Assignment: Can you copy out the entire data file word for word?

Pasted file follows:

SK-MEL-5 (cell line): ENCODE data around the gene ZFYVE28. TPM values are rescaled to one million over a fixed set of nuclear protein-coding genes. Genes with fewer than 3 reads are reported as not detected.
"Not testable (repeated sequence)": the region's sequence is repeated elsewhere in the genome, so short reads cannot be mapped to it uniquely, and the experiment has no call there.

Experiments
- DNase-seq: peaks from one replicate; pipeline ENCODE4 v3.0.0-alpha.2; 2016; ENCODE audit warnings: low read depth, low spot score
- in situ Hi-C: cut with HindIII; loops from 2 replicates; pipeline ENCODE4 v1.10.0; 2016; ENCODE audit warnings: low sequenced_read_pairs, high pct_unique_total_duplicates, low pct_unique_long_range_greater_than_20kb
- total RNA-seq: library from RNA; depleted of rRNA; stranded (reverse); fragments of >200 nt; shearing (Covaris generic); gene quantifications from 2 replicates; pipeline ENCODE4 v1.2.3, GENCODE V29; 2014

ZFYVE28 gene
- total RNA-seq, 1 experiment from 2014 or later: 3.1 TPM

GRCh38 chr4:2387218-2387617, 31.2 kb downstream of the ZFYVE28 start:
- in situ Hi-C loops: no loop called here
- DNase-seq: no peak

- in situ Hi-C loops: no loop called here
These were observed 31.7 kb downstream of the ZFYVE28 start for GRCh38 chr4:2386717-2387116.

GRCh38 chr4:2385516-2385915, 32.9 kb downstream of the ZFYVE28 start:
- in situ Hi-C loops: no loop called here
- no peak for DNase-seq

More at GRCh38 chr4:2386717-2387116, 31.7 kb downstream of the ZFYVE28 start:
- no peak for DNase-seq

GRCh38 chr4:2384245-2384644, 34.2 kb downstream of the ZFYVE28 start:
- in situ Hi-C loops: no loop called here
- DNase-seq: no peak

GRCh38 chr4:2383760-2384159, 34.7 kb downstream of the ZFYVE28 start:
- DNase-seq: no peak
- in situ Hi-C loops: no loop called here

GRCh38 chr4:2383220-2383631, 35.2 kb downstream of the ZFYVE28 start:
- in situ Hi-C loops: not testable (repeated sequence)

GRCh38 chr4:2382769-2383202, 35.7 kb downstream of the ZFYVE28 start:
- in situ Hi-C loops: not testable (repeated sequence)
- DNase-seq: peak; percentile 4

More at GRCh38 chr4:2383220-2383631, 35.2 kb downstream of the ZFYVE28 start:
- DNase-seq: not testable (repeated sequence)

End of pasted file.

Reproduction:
SK-MEL-5 (cell line): ENCODE data around the gene ZFYVE28. TPM values are rescaled to one million over a fixed set of nuclear protein-coding genes. Genes with fewer than 3 reads are reported as not detected.
"Not testable (repeated sequence)": the region's sequence is repeated elsewhere in the genome, so short reads cannot be mapped to it uniquely, and the experiment has no call there.

Experiments
- DNase-seq: peaks from one replicate; pipeline ENCODE4 v3.0.0-alpha.2; 2016; ENCODE audit warnings: low read depth, low spot score
- in situ Hi-C: cut with HindIII; loops from 2 replicates; pipeline ENCODE4 v1.10.0; 2016; ENCODE audit warnings: low sequenced_read_pairs, high pct_unique_total_duplicates, low pct_unique_long_range_greater_than_20kb
- total RNA-seq: library from RNA; depleted of rRNA; stranded (reverse); fragments of >200 nt; shearing (Covaris generic); gene quantifications from 2 replicates; pipeline ENCODE4 v1.2.3, GENCODE V29; 2014

ZFYVE28 gene
- total RNA-seq, 1 experiment from 2014 or later: 3.1 TPM

GRCh38 chr4:2387218-2387617, 31.2 kb downstream of the ZFYVE28 start:
- in situ Hi-C loops: no loop called here
- DNase-seq: no peak

- in situ Hi-C loops: no loop called here
These were observed 31.7 kb downstream of the ZFYVE28 start for GRCh38 chr4:2386717-2387116.

GRCh38 chr4:2385516-2385915, 32.9 kb downstream of the ZFYVE28 start:
- in situ Hi-C loops: no loop called here
- no peak for DNase-seq

More at GRCh38 chr4:2386717-2387116, 31.7 kb downstream of the ZFYVE28 start:
- no peak for DNase-seq

GRCh38 chr4:2384245-2384644, 34.2 kb downstream of the ZFYVE28 start:
- in situ Hi-C loops: no loop called here
- DNase-seq: no peak

GRCh38 chr4:2383760-2384159, 34.7 kb downstream of the ZFYVE28 start:
- DNase-seq: no peak
- in situ Hi-C loops: no loop called here

GRCh38 chr4:2383220-2383631, 35.2 kb downstream of the ZFYVE28 start:
- in situ Hi-C loops: not testable (repeated sequence)

GRCh38 chr4:2382769-2383202, 35.7 kb downstream of the ZFYVE28 start:
- in situ Hi-C loops: not testable (repeated sequence)
- DNase-seq: peak; percentile 4

More at GRCh38 chr4:2383220-2383631, 35.2 kb downstream of the ZFYVE28 start:
- DNase-seq: not testable (repeated sequence)